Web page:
Why the Trans-Pacific Partnership is a bad idea

H. Ross Perot, the independent candidate for US president in 1992, said if NAFTA, the North American Free Trade Agreement, were passed you would hear a “giant sucking sound” as jobs left the US for Mexico.

Well, there was no giant sucking sound caused by an immediate job loss after Clinton won the election and NAFTA was passed in 1994; but since then NAFTA has caused the destruction of hundreds of thousands of good middle class manufacturing jobs in the US that were sent to Mexico, causing the erstwhile holders of those jobs in the US to be displaced to lower class service jobs.

The so-called Trans-Pacific Partnership, or TPP, as secret as it is, is apparently little more than another trade agreement among nine nations, including the US, Canada, Japan, Australia, Vietnam, Peru and others, and most likely will produce the same results in the US as NAFTA, hollowing out even more middle class manufacturing jobs that have survived in the US.

According to capitalistic economic theory, free trade raises living standards for everyone if trade restrictions between nations are removed since it allows nations with particular natural resources to specialize in producing what they can at the lowest cost, thus providing more and more goods for everyone at the lowest cost. The fly in the ointment is that providing goods at the lowest cost does little good if consumers do not have enough disposable income to purchase them.

NAFTA has shown a sure result of free trade agreements is they punish and benefit certain sectors of various societies, causing in the US the crony capitalists at the top of large manufacturing corporations to be enriched while the productive workers at the bottom of their corporations lost their jobs and paid the price for supposed economic progress.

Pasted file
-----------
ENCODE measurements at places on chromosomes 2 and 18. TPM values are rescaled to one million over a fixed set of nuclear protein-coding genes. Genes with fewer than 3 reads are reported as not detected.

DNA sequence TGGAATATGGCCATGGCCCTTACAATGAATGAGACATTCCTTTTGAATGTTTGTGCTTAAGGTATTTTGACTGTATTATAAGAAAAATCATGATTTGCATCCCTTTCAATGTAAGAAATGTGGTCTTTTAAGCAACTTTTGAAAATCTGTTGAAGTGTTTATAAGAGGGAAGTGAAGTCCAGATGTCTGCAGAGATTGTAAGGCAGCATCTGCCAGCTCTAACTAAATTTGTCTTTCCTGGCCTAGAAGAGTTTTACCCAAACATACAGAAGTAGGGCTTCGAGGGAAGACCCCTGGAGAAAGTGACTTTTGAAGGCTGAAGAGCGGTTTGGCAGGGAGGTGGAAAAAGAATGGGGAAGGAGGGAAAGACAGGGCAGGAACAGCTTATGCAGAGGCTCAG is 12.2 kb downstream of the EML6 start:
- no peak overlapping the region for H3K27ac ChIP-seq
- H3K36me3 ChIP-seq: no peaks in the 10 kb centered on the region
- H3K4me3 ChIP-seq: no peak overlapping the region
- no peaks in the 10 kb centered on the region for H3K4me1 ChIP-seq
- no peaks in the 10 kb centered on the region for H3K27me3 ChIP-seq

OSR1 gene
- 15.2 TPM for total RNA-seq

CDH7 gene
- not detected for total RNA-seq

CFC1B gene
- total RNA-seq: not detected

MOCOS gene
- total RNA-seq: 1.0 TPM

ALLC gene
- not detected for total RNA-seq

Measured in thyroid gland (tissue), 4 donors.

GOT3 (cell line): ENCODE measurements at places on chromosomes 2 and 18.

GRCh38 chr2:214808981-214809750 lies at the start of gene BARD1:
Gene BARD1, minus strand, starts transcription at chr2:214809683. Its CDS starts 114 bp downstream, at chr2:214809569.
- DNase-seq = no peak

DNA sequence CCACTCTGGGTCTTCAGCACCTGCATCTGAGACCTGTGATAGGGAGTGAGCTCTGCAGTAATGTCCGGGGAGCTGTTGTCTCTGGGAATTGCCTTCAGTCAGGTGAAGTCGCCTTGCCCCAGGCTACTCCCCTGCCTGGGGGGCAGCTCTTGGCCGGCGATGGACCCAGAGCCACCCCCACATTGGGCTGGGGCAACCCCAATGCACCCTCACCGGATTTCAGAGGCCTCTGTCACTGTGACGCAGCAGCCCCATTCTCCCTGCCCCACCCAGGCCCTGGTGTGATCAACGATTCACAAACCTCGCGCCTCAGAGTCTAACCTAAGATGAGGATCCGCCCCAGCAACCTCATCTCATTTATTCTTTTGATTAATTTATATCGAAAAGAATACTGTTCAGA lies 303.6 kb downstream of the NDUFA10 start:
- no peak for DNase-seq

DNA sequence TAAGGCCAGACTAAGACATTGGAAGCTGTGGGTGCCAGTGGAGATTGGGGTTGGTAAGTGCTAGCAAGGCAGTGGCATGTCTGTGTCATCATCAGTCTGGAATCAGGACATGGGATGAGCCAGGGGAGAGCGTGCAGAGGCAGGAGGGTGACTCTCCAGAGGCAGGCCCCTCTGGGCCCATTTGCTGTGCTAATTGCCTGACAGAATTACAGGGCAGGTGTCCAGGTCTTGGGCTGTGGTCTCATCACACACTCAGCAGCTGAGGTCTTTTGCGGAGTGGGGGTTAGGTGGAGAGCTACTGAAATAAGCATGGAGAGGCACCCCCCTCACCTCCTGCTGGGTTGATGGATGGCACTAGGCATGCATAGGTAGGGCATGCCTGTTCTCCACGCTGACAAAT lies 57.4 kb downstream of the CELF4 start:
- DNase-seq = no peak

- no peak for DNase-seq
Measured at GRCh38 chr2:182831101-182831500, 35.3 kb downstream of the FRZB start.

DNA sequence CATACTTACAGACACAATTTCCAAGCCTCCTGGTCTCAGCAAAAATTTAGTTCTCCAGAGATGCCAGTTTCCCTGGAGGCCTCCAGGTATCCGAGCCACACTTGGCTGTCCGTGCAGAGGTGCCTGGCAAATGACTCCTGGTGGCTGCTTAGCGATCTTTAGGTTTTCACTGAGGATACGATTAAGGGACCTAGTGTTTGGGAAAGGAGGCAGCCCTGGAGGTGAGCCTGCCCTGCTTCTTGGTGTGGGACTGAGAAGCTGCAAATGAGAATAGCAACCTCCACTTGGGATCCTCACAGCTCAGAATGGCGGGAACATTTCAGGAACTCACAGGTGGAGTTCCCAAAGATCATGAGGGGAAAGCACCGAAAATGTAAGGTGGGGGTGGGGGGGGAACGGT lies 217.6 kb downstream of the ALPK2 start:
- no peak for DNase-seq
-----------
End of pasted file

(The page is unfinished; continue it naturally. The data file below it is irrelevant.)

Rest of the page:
For sure we do not need any more economic progress like this.

The Trans Pacific Partnership is a similar bad idea that will enrich the elite rich at the expense of the middle classes of the rich nations signatories to the agreement, exacerbating the ghastly global inequality that has grown exponentially from year to year since at least 1980.

On the face of it free trade agreements involving only a few nations, three in the case of NAFTA and nine in the case of the TPP, are a bad idea because of what they do to world peace, having been designed to enrich the nations of the free trade agreement at the expense of nations not members of the agreement.

If you want to do free trade it should include all nations on Earth to avoid fostering unnecessary international conflict. Any short run gains for the perpetrator nations are sure to be offset by the reprisals of the victim nations.

Do everything you can to make sure we in the US do not hear “slow sucking sounds” as more middle class manufacturing jobs are sent to Vietnam.

Richard John Stapleton is an emeritus professor of business policy and ethics who writes on business and politics at www.effectivelearning.net.

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One Response to Why the Trans-Pacific Partnership is a bad idea

  1. William John Cox

    Once again Professor Stapleton has demonstrated his sure grasp of economy theory and politics. Thanks!